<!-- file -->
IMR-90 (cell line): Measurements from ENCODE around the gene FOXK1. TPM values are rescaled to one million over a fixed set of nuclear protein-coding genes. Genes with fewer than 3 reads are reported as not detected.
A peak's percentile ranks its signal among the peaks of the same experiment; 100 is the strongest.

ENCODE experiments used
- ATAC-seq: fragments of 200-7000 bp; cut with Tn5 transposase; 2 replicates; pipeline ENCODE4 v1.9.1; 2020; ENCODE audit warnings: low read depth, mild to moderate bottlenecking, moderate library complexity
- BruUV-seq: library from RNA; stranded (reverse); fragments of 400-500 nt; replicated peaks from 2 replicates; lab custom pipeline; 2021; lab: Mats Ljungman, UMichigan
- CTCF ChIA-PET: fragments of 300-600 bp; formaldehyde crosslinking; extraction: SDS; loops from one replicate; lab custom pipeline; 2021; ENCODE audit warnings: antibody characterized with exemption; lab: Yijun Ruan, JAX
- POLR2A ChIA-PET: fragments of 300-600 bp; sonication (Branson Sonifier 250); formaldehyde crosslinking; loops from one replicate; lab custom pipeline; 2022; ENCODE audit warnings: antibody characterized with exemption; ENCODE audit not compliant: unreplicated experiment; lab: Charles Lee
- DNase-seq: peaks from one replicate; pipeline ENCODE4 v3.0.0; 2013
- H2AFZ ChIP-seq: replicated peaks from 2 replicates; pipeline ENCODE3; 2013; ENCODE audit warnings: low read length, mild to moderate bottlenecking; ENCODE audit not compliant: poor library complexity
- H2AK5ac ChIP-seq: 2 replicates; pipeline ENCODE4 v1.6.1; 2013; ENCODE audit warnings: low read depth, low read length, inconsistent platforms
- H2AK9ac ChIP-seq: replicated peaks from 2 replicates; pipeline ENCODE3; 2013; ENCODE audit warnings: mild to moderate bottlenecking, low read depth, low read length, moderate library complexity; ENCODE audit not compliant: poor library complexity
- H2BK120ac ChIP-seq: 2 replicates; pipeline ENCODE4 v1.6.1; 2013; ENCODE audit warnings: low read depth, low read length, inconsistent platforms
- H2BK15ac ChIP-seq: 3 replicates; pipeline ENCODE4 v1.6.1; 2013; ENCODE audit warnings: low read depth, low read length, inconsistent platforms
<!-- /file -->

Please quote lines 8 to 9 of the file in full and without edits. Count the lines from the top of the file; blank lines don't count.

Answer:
- DNase-seq: peaks from one replicate; pipeline ENCODE4 v3.0.0; 2013
- H2AFZ ChIP-seq: replicated peaks from 2 replicates; pipeline ENCODE3; 2013; ENCODE audit warnings: low read length, mild to moderate bottlenecking; ENCODE audit not compliant: poor library complexity